Golden Parachutes: CEOs and the Exercise of Social Influence

By Wade, James; O'Reilly, Charles A.,, III et al. | Administrative Science Quarterly, December 1990 | Go to article overview

Golden Parachutes: CEOs and the Exercise of Social Influence


Wade, James, O'Reilly, Charles A.,, III, Chandratat, Ike, Administrative Science Quarterly


Using an agency theory framework and data on 89 Fortune 500 firms, we assess whether the granting of golden parachutes to chief executive officers is the result of an economically rational process or determined by the social influence of the CEO. While increased takeover risk is associated with a higher incidence of GPs, as predicted by economic theory, CEOs who are able to appoint more outsiders to their board are also more likely to have GPs. These results suggest that both economic and social influence perspectives have merit and that the importance of each may depend on the ownership structure of the firm.

Along with the recent trend in corporate mergers and takeovers have emerged new incentive packages for incumbent management teams as insurance against takeovers. Generally referred to as "golden parachutes" (or GPs), these are contracts between the executive and the employer that provide for additional compensation should a change in control or ownership occur (Krueger, 1985). The magnitude of these payouts can be significant. For instance, ten executives from Primerica recently received $98.2 million as a result of a takeover (Winkler, 1988). Estimates are that approximately 30 percent of the top 250 industrial companies have these, and the proportion is growing rapidly (Adair, 1987). But are golden parachutes a sound idea? Who actually benefits from them, the shareholders or top management? What rationale is used by the board of directors in the decision to grant GPs to management?

Thus far, these issues have generated far more controversy than research. The general argument in favor of GPs is one of aligning incentives between shareholders and management. The logic is that an entrenched management, faced with a takeover bid that may lead to job loss, is likely to resist the offer in order to protect management's jobs, even though such an offer might be in the shareholders' interest (e.g., Jensen and Ruback, 1983). Walkling and Long (1984), for instance, demonstrated empirically that the probability of management resisting a takeover bid is directly related to the takeover's effect on management's personal wealth. Some evidence is also available suggesting that the adoption of a golden parachute is associated with a positive security market reaction (Lambert and Larcker, 1985). From this perspective, GPs provide incentives to management to pay attention to the stockholders' interests and not to the top managers' potential job loss.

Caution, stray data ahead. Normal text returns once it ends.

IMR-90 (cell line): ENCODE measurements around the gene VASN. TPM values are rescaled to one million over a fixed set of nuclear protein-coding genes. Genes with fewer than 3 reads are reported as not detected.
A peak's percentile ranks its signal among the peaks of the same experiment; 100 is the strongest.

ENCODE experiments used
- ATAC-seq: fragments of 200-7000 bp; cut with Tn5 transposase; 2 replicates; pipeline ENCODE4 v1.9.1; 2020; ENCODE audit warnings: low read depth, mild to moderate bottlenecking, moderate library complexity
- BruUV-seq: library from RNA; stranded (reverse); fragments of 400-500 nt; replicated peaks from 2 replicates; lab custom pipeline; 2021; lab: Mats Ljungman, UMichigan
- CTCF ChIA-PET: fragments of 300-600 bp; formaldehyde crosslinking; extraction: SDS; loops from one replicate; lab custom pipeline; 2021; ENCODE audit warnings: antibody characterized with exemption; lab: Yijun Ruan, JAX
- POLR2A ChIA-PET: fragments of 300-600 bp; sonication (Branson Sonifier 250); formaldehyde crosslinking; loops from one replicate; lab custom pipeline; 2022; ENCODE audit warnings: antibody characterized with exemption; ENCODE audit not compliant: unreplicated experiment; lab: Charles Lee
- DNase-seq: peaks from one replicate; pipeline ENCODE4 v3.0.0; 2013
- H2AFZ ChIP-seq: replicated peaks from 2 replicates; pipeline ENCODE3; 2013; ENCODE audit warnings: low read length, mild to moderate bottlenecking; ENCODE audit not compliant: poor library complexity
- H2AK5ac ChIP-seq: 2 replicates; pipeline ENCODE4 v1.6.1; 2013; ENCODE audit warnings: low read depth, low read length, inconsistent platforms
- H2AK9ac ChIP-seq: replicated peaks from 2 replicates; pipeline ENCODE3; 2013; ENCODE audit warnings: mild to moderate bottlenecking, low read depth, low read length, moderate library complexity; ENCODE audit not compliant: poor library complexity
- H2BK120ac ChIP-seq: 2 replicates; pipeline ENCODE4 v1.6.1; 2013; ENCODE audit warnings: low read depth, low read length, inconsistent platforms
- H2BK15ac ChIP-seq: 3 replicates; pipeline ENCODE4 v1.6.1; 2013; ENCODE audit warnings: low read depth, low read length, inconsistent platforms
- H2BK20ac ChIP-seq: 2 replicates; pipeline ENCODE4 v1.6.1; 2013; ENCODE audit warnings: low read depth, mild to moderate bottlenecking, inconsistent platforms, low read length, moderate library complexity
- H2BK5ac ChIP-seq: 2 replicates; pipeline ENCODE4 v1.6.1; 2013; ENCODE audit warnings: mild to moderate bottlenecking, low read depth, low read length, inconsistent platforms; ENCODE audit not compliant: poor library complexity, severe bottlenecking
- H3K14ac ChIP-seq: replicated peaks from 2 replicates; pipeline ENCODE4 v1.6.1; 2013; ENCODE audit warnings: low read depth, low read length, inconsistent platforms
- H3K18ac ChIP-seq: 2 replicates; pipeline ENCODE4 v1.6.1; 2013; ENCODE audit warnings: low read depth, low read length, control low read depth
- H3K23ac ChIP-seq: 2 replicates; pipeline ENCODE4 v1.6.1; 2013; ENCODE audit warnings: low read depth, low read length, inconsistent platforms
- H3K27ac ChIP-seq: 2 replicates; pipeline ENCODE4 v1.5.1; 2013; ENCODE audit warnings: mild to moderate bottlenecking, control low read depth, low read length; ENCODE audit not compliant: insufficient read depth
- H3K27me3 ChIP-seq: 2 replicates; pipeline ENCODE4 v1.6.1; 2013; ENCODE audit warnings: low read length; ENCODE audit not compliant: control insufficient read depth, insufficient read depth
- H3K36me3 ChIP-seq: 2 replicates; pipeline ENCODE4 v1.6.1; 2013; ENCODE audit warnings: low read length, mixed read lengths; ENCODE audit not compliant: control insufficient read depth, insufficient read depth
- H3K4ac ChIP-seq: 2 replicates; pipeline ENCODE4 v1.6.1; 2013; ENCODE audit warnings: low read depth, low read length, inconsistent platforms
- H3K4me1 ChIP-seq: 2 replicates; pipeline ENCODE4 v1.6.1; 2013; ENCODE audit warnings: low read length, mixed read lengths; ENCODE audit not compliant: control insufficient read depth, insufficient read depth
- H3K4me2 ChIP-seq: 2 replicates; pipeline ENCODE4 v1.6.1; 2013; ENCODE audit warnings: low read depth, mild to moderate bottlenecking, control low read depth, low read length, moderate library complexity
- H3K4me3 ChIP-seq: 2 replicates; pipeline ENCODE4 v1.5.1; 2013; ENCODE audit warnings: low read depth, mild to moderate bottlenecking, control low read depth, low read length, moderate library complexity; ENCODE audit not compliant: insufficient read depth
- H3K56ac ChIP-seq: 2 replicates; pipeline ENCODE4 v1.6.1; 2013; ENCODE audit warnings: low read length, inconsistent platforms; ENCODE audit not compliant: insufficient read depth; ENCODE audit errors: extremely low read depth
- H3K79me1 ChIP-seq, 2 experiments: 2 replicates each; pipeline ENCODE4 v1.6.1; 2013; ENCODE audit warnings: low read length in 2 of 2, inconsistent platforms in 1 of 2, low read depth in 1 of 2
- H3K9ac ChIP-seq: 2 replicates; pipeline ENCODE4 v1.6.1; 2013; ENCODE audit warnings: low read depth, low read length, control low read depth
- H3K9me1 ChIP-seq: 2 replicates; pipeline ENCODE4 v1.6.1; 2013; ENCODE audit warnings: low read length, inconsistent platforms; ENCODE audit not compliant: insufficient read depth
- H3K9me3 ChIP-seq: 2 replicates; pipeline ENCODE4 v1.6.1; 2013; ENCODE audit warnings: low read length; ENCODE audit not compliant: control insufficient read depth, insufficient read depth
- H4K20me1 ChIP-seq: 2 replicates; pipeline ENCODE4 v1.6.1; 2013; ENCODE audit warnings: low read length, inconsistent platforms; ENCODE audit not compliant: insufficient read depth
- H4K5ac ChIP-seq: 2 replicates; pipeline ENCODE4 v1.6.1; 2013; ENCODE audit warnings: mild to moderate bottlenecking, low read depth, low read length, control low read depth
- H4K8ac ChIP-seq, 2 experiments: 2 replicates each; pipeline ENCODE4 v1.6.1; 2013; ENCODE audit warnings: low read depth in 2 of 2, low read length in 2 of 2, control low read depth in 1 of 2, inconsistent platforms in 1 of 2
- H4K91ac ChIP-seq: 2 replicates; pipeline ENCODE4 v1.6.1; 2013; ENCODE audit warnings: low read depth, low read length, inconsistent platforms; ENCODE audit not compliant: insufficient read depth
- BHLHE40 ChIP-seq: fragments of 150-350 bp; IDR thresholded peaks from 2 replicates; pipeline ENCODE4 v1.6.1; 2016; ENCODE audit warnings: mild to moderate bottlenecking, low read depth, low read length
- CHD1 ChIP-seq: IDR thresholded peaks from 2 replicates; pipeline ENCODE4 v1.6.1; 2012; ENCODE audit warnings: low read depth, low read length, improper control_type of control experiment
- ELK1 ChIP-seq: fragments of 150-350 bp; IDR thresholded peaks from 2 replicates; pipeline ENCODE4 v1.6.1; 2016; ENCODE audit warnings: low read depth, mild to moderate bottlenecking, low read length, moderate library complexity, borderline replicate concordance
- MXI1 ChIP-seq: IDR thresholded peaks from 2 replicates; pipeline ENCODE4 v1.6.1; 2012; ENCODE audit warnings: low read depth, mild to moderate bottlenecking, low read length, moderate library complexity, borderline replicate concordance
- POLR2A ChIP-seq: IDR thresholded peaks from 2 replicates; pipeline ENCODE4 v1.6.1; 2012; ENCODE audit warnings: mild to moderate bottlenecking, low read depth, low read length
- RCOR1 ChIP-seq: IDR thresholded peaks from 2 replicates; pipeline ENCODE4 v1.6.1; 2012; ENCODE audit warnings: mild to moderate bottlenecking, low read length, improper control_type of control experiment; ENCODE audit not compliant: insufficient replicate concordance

But is the decision by the board of directors to award GPs to management solely one dictated by economic rationality? Although the board has the legal right and formal power to hire, evaluate, reward, and fire the chief executive officer (CEO), it has been widely noted that the CEO can also influence the board through persuasion, the selective use of information, control over the agenda, and other tactics designed to influence its deliberations and decisions (e.g., Zald, 1969; Mace, 1971; Mizruchi, 1983; Patton and Baker, 1987). While not possessing formal power over the board, the CEO may be able to exert what social psychologists refer to as "Social influence" (Cialdini, 1984), relying on norms of reciprocity, liking, and social consensus to shape the board's decision making. Consistent with this view, an argument sometimes made in the business press is that boards of directors often rubberstamp management's requests, including providing undeserved compensation such as GPs (e.g., Sherman, 1988). Several studies have suggested that actual relationships between boards and CEOs may be quite different than that assumed in conventional economic theory (e.g., Baker, Jensen, and Murphy, 1988). O'Reilly, Main, and Crystal (1988), for example, have shown that CEO compensation may be strongly affected by social comparison processes operating within the compensation committee. More recently, O'Reilly, Wade, and Chandratat (1990) have extended these findings to show that CEOs may be able to use social influence to affect their compensation. …